The healers represented a broad spectrum of healing praxis. Several healers worked within more than one healing modality. Two were doctors of Tibetan medicine; two were acupuncturists; five worked with subtle energy; three worked both through ritual and ceremony, and through counseling. These five classifications (doctors of Tibetan medicine, acupuncturists, energetic healers, performers of ritual, and counselors) describe the full range of traditional Buddhist healing practice. Coresearchers’ healing modalities reflected the syncretic nature of Tibetan Buddhist medicine, as it is influenced by other cultures and healing pathways. The acupuncturists had trained in both Tibetan Buddhist and classical Chinese medicine. One of the Tibetans integrated Reiki into his Medicine Buddha practice. A Chodpa (Chod practitioner) kept up a thriving homeopathy practice. This accurately reflects the cultural crossroads at which Buddhist traditional healing is situated in the 21st century. All were recognized by their communities as healers—sought out for pujas, traditional medicine and energy work and counseling, and given various degrees and recognitions according to their lineage.The Cultural Narrative of Ritual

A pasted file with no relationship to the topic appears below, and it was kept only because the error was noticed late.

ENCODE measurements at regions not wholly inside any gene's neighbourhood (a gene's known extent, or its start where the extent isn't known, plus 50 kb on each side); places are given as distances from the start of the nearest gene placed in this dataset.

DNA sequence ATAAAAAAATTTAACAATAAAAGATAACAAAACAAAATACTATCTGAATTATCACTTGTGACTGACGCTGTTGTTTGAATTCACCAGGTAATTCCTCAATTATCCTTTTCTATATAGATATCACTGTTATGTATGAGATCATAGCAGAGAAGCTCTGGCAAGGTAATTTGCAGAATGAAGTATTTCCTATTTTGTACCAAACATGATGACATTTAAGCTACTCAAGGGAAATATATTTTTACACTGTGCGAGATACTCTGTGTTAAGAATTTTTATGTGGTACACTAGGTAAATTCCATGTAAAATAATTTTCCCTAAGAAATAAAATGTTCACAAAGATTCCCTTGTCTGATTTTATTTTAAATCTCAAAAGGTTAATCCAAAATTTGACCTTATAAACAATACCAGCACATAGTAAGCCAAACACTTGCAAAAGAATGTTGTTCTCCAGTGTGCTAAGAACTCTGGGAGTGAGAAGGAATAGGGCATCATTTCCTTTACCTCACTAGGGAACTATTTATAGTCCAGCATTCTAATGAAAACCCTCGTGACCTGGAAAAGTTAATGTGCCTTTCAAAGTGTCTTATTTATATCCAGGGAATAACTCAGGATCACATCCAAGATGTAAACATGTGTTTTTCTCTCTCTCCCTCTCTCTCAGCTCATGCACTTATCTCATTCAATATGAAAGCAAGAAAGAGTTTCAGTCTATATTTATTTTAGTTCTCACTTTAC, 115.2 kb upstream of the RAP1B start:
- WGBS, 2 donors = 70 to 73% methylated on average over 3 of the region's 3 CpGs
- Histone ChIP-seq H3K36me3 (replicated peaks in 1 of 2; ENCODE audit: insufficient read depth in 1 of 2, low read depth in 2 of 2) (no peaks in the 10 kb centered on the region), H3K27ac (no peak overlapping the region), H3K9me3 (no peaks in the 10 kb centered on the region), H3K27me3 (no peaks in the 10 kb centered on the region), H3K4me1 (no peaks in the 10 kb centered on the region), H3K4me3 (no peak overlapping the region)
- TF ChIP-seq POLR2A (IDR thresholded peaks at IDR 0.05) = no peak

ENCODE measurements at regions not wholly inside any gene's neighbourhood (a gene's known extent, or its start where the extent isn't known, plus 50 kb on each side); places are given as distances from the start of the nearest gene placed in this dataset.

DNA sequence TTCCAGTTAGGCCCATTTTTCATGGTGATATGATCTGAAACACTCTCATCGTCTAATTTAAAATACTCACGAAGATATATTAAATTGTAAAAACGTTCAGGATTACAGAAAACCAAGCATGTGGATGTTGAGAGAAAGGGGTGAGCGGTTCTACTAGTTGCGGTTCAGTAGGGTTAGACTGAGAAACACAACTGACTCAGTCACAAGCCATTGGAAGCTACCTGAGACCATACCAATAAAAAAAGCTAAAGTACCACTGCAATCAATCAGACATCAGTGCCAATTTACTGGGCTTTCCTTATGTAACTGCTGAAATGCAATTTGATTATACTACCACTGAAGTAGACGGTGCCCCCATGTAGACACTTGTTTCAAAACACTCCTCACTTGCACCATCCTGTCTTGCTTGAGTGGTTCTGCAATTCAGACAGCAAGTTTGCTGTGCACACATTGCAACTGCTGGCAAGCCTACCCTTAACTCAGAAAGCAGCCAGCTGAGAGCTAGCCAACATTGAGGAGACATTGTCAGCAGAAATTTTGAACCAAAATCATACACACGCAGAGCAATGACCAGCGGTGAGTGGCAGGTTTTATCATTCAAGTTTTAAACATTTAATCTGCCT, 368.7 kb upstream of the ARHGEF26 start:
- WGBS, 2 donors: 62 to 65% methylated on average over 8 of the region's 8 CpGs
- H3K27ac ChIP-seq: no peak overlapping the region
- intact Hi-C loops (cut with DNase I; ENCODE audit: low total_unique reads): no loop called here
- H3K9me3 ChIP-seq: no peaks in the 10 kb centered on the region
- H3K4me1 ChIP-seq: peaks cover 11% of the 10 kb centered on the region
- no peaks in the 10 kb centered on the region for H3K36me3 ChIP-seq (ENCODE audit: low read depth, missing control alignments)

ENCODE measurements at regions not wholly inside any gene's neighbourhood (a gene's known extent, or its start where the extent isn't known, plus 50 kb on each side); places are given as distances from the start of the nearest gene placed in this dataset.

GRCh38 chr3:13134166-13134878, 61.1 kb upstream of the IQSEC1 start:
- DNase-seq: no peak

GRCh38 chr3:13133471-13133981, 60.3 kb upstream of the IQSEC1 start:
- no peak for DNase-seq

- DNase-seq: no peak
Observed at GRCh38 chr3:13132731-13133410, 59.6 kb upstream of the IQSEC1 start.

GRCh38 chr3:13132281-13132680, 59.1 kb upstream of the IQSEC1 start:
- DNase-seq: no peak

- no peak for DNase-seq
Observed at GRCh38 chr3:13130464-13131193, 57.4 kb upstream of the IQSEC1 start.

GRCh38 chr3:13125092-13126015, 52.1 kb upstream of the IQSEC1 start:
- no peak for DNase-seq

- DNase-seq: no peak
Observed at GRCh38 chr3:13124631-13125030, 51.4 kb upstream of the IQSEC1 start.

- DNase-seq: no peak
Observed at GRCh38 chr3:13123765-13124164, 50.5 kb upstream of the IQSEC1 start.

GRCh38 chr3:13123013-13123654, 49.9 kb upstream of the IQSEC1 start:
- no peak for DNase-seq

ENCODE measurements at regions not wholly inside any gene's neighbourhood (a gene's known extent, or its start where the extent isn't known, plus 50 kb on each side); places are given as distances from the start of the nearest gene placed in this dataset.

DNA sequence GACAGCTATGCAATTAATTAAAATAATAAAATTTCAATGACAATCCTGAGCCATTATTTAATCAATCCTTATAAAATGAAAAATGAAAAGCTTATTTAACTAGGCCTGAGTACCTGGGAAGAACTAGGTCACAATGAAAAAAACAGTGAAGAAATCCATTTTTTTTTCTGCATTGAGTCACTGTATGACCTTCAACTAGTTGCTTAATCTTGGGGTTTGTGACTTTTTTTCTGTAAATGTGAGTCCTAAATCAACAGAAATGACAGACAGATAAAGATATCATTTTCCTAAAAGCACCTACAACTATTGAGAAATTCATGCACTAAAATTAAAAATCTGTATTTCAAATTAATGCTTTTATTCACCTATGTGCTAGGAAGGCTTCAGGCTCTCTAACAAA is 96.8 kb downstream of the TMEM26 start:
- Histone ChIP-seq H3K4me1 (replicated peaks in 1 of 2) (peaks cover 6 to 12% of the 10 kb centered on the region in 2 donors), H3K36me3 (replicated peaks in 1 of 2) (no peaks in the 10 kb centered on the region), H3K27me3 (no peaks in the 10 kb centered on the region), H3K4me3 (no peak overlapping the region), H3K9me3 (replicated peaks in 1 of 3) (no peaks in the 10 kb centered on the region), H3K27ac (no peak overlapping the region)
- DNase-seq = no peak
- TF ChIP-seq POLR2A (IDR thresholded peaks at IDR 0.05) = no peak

Within the healers’ Buddhist cultures, rituals serve as the embodied narratives of healing practice. Let’s explore a few Buddhist definitions of ritual as a prelude to the discussion of the specific rituals that healers used in the context of their work.
Buddhist definitions of ritual.
There are several Tibetan words that convey the meaning of “ritual.” Choga is the Tibetan translation of the Sanskrit vidhi, “manner or way of acting” or “rule”: This term may refer to the guidelines for a ritual, or the ritual itself. However, Choga would not include the recitation of mantras or performance of mudras, although these are among the rituals described by these traditional healers, and these practices are part of many Choga (Cabazon, 2009). The Tibetan definition of Choga is “a method for accomplishing a goal” (Cabezon, 2009, p. 14). Within this broad understanding, we can consider all the healing practices described by these traditional healers as ritual. As Buddhist teacher Tenzin Wangyal Rinpoche has put it, “Ritual is like a form of language that has a power to catch issues when they are on the surface.” Buddhist scholar Arai (2013) described the power of this embodied language to convey an experience of interrelatedness that surpasses cognitive processes: